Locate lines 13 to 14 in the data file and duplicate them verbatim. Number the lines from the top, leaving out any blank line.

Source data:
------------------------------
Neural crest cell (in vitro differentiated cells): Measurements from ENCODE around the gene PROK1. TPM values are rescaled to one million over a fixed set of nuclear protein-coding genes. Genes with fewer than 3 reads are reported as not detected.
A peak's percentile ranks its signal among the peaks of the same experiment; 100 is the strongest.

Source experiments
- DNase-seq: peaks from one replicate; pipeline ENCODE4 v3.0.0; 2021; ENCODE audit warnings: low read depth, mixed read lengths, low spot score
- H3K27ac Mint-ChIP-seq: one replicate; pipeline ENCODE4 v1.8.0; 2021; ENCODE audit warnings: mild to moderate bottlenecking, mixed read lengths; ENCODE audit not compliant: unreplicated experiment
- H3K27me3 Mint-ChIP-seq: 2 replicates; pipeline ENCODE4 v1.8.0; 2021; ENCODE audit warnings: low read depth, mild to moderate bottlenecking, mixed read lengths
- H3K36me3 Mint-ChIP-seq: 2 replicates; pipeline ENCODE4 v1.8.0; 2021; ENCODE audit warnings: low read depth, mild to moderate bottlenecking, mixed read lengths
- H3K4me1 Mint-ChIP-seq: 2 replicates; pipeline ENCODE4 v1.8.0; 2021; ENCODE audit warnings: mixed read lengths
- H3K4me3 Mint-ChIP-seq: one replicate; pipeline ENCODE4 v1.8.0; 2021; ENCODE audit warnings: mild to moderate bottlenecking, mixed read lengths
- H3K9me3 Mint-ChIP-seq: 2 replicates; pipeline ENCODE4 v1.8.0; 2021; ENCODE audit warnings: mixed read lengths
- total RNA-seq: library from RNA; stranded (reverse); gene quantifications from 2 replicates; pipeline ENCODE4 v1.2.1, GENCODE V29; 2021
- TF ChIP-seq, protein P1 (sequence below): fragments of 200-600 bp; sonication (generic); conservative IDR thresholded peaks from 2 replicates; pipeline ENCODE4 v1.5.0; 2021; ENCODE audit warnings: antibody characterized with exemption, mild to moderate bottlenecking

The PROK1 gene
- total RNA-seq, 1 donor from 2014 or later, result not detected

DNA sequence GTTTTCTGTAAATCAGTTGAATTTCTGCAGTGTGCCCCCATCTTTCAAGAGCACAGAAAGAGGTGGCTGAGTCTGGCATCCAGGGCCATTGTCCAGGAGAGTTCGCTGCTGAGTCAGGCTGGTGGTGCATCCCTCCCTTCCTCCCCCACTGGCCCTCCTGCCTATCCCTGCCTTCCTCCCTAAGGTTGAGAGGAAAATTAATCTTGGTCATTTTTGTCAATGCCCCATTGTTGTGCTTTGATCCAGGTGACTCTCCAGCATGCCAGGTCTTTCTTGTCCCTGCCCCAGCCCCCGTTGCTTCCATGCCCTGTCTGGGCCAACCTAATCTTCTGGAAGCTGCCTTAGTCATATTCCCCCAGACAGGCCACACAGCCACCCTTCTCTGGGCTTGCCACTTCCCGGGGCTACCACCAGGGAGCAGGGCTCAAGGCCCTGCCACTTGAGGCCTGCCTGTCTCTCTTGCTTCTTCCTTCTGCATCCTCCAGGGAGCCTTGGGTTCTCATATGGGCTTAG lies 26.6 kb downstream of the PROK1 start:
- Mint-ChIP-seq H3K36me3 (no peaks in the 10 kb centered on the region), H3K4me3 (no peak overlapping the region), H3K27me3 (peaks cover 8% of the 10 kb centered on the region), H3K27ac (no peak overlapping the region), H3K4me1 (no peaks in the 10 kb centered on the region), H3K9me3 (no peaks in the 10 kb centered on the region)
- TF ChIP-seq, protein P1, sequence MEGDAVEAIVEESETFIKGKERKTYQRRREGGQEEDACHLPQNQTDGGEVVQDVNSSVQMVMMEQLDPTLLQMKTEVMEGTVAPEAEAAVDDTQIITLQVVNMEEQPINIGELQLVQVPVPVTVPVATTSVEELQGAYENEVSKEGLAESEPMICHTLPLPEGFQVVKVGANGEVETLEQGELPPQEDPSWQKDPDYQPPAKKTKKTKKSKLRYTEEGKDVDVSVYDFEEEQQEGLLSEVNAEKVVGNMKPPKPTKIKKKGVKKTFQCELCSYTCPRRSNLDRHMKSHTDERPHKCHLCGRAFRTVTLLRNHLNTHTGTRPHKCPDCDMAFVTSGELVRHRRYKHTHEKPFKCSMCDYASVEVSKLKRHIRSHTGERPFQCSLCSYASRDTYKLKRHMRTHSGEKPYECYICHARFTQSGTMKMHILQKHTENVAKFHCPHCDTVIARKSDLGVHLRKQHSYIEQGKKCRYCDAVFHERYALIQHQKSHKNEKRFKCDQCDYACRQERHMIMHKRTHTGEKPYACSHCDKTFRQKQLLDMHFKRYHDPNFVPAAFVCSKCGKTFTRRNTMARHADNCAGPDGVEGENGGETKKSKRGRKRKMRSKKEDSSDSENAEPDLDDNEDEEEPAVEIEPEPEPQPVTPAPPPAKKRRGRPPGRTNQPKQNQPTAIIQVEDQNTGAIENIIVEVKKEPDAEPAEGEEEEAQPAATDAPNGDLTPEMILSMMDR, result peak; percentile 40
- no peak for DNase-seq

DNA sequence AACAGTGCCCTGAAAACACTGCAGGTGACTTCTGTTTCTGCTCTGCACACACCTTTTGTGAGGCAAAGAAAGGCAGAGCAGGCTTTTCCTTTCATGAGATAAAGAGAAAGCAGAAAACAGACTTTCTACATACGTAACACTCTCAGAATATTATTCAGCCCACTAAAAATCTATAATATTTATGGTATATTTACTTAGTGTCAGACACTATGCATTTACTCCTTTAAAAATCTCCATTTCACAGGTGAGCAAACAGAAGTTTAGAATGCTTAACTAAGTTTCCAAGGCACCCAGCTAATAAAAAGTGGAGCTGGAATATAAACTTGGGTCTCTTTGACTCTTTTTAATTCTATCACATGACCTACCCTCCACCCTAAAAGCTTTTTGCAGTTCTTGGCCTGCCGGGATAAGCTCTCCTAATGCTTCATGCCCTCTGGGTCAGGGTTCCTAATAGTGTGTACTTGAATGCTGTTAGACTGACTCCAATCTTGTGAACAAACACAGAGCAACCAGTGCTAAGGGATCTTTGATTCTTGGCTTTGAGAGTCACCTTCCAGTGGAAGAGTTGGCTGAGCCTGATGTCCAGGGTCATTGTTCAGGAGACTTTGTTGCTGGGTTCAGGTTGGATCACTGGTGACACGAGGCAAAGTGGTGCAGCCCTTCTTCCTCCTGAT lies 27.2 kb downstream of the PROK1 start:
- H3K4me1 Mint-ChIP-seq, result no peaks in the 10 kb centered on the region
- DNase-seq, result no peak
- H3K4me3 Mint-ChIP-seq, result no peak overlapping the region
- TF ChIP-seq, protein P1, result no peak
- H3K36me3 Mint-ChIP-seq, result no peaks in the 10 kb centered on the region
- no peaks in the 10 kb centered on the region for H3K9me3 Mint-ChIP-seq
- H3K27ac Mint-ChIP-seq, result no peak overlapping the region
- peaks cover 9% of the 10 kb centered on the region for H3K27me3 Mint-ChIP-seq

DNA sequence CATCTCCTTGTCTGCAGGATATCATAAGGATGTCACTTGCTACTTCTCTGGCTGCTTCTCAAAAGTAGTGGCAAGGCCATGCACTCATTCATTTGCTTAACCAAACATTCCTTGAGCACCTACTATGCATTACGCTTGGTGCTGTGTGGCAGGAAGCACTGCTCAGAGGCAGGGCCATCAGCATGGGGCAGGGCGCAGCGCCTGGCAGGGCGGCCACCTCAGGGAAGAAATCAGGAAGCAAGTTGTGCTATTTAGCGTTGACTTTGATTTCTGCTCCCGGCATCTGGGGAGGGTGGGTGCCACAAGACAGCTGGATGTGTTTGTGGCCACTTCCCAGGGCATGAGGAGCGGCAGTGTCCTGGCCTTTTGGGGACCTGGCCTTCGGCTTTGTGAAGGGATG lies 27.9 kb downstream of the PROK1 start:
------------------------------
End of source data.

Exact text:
The PROK1 gene
- total RNA-seq, 1 donor from 2014 or later, result not detected